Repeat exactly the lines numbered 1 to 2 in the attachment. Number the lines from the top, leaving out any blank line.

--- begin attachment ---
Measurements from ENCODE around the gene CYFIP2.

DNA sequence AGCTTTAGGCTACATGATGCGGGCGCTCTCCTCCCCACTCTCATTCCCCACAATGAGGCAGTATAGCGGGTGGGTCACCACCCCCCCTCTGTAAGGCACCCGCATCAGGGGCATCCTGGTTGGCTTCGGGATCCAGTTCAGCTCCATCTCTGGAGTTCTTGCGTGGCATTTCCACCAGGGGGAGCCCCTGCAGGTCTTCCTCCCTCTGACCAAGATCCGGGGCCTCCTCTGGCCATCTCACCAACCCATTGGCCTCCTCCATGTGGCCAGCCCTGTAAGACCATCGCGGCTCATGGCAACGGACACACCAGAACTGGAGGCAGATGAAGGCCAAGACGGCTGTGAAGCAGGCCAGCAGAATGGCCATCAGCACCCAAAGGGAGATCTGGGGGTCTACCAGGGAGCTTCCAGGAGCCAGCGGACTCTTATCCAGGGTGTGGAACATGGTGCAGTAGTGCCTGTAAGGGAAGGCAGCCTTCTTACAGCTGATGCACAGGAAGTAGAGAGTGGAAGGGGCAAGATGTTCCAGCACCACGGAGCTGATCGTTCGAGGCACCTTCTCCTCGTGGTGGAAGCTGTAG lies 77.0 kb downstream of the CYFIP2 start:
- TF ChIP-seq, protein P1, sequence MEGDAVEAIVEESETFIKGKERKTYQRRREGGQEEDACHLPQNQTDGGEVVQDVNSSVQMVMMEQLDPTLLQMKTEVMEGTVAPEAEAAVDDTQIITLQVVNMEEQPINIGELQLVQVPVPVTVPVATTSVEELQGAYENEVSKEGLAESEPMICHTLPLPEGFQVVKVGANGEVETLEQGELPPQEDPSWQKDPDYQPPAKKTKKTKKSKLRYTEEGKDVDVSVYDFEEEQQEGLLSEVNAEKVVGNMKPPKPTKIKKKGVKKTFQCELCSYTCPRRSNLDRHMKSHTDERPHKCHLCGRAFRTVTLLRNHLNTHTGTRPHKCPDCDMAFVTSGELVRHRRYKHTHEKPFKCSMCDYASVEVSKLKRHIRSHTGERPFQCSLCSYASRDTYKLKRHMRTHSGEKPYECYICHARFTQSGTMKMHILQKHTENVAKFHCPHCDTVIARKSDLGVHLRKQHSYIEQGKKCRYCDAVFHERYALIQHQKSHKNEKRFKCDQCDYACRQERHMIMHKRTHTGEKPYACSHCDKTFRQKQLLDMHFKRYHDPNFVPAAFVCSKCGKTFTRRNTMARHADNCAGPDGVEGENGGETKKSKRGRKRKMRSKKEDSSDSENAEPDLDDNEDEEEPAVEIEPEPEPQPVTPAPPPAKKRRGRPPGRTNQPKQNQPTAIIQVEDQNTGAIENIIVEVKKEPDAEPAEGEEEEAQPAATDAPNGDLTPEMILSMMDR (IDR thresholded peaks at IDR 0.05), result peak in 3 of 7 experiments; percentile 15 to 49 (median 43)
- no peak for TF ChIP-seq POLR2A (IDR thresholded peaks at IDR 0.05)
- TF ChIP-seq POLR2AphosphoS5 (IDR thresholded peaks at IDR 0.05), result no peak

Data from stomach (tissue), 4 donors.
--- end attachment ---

Measurements from ENCODE around the gene CYFIP2.

DNA sequence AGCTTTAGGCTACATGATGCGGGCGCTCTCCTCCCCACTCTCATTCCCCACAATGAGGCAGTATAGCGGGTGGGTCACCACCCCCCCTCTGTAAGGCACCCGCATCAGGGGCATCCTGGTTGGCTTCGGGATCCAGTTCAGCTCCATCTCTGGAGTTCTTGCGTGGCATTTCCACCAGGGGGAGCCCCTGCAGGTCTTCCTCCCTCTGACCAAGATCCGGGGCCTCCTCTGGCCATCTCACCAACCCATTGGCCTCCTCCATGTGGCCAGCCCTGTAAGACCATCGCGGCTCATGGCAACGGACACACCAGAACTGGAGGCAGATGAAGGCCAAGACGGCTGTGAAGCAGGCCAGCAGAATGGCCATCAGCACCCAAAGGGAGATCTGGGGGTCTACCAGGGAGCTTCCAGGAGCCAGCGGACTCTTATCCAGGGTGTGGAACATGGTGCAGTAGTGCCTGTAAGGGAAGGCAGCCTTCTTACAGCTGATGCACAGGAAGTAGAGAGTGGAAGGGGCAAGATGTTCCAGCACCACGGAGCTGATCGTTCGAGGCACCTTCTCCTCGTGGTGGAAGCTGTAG lies 77.0 kb downstream of the CYFIP2 start: